5000 years of cultural history

The Chocolate Museum gives you insights by taking you on a journey through 5,000 years of chocolate's cultural history.

On approximately 4.000 m2 of museum floorspace, exhibits show the emergence, history and culture of chocolate.

The unique collection, including literature and graphics, comprises round about 100.000 objects.

The conqueror and the cocoa bean

Christopher Columbus was reputed to be the first European, in 1502, to come into contact with cocoa bit didn't take any further notice of it. At the end of the 16th century, chocolate became a popular drink among immigrant missionaries and settlers. From mesoamerica, chocolate then successfully spread around the whole world.

A treasure trove

The Museum's "treasure trove" gives you a look into pre-Columbian mesoamerica and into the cultures of the Olmecs, Mayas and Aztecs for whom cocoa was a drink of the Gods while also serving as a form of currency over the centuries.

You can view extremely rare exhibits which reveal the status that cocoa had for these cultures and the ways in which it was prepared. We show you sculptures and objects used in rituals, as well as milling stones and drinking vessels.

Maya writings

The Mayas had their own system of writing in which cocoa hieroglyphics repeatedly appeared. These can be seen on vessels in our exhibition.

How chocolate conquered Europe

Chocolate has been enjoyed for almost 5,000 years. In the 17th and 18th centuries it conquered the salons of aristocratic and wealthy classes.

To enjoy cocoa in a socially acceptable way required a chocolate service made of highly valued porcelain, silver and gold. Our collection shows you chocolate cups and pots which demonstrate the feudal use of the luxury goods within the courts.

Let yourself be transported back to aristocratic society where life was characterized by cultivated inactivity.

In the eighteenth century, chocolate was always prepared in the same way and differed only in taste through the addition of spices. The ingredients needed to be of the highest quality. Preparation of the drink was the task of favourite female servants and specially trained "chocolate maids". Their only task was to turn the precious cocoa beans into a drink, and then serve it.

A luxury product becomes affordable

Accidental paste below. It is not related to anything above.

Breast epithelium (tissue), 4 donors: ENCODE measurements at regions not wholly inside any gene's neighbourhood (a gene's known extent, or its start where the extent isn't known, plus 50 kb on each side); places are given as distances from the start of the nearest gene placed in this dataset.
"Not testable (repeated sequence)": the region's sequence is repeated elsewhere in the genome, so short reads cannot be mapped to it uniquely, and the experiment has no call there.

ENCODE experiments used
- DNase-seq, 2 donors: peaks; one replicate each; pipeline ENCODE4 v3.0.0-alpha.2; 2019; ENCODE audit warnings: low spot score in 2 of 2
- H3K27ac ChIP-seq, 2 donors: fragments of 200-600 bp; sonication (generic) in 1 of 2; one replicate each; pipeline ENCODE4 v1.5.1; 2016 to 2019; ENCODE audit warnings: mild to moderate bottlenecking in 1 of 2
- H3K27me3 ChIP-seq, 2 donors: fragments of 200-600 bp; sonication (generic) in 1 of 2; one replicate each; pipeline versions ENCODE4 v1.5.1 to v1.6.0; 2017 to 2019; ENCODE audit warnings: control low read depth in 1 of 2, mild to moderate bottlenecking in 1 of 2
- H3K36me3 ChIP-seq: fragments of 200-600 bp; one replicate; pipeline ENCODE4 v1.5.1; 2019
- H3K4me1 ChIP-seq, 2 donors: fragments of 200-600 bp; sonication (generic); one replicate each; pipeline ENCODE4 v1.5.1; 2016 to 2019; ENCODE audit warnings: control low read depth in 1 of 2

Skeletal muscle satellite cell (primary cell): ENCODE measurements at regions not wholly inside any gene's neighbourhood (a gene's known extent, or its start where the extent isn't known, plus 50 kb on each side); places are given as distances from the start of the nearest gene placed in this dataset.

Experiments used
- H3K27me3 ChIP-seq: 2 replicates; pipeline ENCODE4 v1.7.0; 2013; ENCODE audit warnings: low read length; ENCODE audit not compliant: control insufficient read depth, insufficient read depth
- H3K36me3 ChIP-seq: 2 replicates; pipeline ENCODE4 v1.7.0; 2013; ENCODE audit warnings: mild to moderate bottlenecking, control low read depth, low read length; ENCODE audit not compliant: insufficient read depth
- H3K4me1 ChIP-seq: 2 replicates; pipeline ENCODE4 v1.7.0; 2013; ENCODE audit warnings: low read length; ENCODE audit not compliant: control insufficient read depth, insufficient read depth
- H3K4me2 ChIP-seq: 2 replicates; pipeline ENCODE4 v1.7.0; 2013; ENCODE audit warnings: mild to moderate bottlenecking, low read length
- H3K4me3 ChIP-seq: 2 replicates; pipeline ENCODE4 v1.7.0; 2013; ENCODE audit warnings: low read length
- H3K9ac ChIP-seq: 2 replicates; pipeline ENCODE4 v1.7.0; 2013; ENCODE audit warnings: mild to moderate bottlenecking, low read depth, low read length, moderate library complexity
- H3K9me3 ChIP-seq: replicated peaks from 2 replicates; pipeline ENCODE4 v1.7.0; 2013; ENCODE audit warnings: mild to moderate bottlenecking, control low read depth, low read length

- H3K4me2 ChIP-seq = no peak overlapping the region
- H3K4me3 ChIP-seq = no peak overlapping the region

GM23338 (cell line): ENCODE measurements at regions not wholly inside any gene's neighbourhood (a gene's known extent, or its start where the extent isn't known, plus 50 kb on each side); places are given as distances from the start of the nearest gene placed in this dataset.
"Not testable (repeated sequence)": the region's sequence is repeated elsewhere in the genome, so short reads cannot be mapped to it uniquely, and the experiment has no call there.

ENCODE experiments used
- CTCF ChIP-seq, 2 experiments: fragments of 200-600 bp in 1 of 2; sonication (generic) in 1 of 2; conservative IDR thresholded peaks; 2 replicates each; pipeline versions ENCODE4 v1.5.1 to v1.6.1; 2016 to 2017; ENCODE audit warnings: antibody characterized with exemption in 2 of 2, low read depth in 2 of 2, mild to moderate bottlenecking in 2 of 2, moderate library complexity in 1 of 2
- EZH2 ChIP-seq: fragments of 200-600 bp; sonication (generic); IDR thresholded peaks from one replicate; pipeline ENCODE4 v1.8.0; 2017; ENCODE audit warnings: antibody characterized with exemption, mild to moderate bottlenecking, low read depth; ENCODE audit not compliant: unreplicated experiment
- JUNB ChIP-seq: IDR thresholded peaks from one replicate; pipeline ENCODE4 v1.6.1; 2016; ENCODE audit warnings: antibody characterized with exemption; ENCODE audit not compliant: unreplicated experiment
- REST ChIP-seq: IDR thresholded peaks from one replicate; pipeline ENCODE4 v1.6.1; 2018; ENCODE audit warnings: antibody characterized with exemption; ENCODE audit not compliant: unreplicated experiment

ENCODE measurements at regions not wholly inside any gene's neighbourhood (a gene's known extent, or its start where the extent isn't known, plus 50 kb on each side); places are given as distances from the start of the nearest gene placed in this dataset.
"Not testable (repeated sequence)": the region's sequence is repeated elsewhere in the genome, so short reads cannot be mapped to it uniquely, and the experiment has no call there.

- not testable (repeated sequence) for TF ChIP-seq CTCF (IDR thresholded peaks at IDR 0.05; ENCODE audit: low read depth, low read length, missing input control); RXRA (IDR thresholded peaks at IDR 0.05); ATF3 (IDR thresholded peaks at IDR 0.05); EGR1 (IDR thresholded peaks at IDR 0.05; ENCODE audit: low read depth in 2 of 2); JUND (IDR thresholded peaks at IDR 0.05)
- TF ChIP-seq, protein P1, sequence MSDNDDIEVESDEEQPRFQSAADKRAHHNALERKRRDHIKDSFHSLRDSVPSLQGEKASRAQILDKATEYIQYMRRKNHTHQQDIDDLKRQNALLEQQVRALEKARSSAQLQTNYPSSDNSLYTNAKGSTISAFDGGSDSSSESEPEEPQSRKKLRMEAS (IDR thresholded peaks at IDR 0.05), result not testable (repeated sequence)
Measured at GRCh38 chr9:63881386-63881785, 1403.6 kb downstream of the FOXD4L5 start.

During the 19th and 20th centuries, chocolate slowly became affordable through industrialisation and colonisation. Cocoa and pralines remained, however, a gift for special occasions.

Two historical shops set-ups from the period show how cocoa and chocolate products were presented in highly decorative packaging. More information on how chocolate developed from a luxury product to a product for the masses can be found in the section on cultural history.

Marvel at the precious chocolate services within our porcelain palace. They clearly show the status the luxury drink once held. In 1887, a ground-breaking attraction was invented: the chocolate vending machine. Our collection includes one of these historical items which you can admire and even operate just like they did 100 years ago.

Early advertising boom

Chocolate is everywhere whether on the radio or in TV. Even in the past, the chocolate market spared no effort in impressing us with delightful packaging, enamel signs and placards. A look back at the early history of advertising and PR is provided by around 30 impressive chocolate vending machines held in our collection. These could be found at the end of the 19th century in the railway stations of New York, on the Zugspitze (Germany's highest peak), and along the Champs-Elysées. Many people are sure to recall the picture cards that could be collected and kept in specially produced albums. These were originally intended as promotional material for sample packages but became so successful that there were soon being used for regular sales. All this promotional material, which was mainly being used from the turn of the century until the 1950s, can be seen as part of our exhibits.

We invite you to visit our "Chocolate Cinema" where we show you "sweet" advertising spots from 1926 until the present day.

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